England & Wales, National Probate Calendar (Index of Wills and Administrations), 1858-1966


BUTLER William Duckett of Higher House Farm Freckleton near Kirkham Lancashire farmer died 24 July 1911 at Preston Lancashire Probate Lancaster 23 August to Elizabeth Butler widow George Butler farm labourer and George Butler Sharp poultry farmer. Effects £2084 3s.


BUTLER George of 30 Woodlands-road Ansdell Lytham Lancashire sergeant R.F.A. died 14 April 1917 in France on active service Probate London 21 July to Sarah Butler widow and Elizabeth Butler spinster. Effects £266 18s. 4d.

‘Preston Guardian’ (19 May1917)


Sergeant George Butler,(30) R.F.A., eldest son of the late Mr. Wm. Duckett Butler, Higher House, Freckleton, was killed in action on April 24th. Sergeant Butler, who leaves a widow and one child, was, prior to leaving for the Army, in business as a greengrocer and poulterer at Fairhaven. Formerly he had been a Sunday School teacher at Kirkham Congregational School. He is interred in a British Military Cemetery a few miles east of Arras. During his service in the Artillery, Sergeant Butler declined a commission, preferring to stay with his men.

‘Burnley Express’ (19 May 1917)


The death of Sergt. George Butler, R.F.A., has come with a great shock to all his friends. He was 30 years of age, and leaves a widow and one little boy. He married the eldest daughter of Mr. R.W. Lee, then of Raker House Farm, Freckleton, and now of Height Farm, Fence. He was the eldest son of the late Mr. William D. Butler, of Higher House, Freckleton, who was well known as one of the best and most progressive farmers in the Fylde district, a man well know and widely respected, and a deacon of the Kirkham Congregational Church. His son, the sergeant, was a member of the same church and one of its Sunday school teachers. Sergt. Butler at the outbreak of war had a fruit and poultry business at Ansdell, and was doing well.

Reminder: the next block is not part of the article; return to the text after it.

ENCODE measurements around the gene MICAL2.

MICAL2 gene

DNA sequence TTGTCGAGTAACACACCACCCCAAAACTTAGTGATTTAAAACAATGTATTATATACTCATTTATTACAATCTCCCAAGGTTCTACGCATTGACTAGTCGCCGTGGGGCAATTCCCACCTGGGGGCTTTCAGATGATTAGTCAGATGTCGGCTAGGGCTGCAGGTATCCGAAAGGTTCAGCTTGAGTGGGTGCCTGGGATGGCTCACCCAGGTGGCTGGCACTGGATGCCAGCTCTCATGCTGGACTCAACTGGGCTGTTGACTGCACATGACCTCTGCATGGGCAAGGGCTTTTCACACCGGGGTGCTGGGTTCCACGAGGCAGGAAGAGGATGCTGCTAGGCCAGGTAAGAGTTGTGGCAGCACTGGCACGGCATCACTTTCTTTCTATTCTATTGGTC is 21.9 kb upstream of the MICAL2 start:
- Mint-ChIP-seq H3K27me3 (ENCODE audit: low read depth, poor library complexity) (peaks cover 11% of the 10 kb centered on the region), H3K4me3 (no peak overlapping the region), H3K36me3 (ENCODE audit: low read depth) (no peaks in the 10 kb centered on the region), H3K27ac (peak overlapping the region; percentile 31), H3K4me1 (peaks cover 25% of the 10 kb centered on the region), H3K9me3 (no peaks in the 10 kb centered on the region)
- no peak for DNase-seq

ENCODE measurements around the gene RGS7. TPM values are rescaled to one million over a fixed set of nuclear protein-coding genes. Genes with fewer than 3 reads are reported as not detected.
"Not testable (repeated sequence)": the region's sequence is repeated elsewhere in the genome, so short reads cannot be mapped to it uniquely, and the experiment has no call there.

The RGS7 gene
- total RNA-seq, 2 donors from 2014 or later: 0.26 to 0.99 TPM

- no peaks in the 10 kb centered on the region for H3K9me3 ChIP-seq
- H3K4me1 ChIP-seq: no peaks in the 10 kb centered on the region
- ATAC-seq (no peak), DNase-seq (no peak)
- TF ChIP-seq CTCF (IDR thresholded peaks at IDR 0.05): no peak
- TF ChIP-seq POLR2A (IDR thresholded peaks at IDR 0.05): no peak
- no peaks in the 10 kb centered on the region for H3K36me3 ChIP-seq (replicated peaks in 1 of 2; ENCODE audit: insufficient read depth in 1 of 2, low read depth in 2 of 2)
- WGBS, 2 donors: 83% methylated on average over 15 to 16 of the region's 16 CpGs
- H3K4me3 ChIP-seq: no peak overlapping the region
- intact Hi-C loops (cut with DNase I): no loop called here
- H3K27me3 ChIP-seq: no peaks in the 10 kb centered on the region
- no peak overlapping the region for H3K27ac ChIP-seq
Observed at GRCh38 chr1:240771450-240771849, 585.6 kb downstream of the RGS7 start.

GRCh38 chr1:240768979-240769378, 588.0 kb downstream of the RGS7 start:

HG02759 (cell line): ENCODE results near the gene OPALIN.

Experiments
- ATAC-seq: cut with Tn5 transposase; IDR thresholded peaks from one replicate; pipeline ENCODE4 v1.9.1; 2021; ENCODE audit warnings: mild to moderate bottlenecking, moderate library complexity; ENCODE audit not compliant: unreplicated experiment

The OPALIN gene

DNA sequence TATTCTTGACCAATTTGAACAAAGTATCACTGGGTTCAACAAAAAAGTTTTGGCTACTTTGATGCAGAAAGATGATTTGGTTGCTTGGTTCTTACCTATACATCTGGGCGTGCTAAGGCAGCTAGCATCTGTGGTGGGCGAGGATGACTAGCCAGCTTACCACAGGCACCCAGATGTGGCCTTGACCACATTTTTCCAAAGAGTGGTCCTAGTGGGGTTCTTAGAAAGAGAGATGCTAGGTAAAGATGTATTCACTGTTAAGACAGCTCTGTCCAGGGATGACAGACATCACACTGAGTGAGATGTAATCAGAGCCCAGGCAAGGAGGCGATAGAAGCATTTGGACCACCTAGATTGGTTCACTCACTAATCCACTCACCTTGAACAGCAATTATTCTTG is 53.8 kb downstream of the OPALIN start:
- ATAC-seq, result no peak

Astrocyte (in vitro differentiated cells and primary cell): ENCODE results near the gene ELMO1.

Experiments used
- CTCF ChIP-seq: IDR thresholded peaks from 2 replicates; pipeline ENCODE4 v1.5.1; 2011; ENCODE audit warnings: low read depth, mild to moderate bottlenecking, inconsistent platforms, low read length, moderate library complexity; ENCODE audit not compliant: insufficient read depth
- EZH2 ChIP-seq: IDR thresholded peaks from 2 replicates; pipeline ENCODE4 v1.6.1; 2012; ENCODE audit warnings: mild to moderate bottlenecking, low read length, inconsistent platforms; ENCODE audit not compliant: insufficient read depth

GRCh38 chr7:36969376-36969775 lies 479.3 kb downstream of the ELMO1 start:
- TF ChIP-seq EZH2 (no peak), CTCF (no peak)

To him the war came with a call to duty, and he enlisted in May, 1915, joining the R.F.A. When on leave from the front last December, he said, “I have never regretted joining the Army; I felt it my duty.” He had refused the offer of a commission. Lieut. Scott writes to Mrs. Butler: “To my very great sorrow I have to inform you that your husband was killed in action to-day, 14/4/17. He was struck on the head by a splinter. Death was instantaneous. No doubt you have read how successful our attack has been here. It is to the steadfast courage and energy of such men as your husband that we owe the victory. He was a tiger for work, and though I know how keenly he was attached to his loved ones at home, duty was always the feature of his life. I have been his section commander since he joined. From the start he impressed everyone by his self-sacrificing disposition, his hard work, and his cheerfulness under the most trying conditions. He was indeed–and I say this in all sincerity after 22 months of intimate association with your husband–a noble Christian soldier. We shall all miss him, but I especially. His sub-section was always the best in the battery. He was a splendid fellow, and everyone liked him, and I, who knew his worth so well, had grown to love him. We laid him to rest, a chaplain conducting the service, in a British Military Cemetery 2½ miles east of Arras.”